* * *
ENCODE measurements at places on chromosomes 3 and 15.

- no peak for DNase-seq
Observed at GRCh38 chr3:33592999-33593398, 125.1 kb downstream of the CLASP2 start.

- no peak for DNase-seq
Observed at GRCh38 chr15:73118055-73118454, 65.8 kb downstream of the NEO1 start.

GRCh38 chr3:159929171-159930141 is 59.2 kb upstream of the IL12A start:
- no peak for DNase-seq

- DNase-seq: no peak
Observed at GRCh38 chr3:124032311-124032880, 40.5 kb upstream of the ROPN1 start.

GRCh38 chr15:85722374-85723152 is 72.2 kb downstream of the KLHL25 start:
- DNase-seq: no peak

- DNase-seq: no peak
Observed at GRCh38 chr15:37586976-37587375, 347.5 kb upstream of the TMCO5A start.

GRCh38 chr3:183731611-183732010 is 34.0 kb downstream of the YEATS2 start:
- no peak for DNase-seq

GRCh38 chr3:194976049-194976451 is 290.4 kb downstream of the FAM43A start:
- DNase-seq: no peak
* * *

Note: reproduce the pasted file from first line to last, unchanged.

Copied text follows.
ENCODE measurements at places on chromosomes 3 and 15.

- no peak for DNase-seq
Observed at GRCh38 chr3:33592999-33593398, 125.1 kb downstream of the CLASP2 start.

- no peak for DNase-seq
Observed at GRCh38 chr15:73118055-73118454, 65.8 kb downstream of the NEO1 start.

GRCh38 chr3:159929171-159930141 is 59.2 kb upstream of the IL12A start:
- no peak for DNase-seq

- DNase-seq: no peak
Observed at GRCh38 chr3:124032311-124032880, 40.5 kb upstream of the ROPN1 start.

GRCh38 chr15:85722374-85723152 is 72.2 kb downstream of the KLHL25 start:
- DNase-seq: no peak

- DNase-seq: no peak
Observed at GRCh38 chr15:37586976-37587375, 347.5 kb upstream of the TMCO5A start.

GRCh38 chr3:183731611-183732010 is 34.0 kb downstream of the YEATS2 start:
- no peak for DNase-seq

GRCh38 chr3:194976049-194976451 is 290.4 kb downstream of the FAM43A start:
- DNase-seq: no peak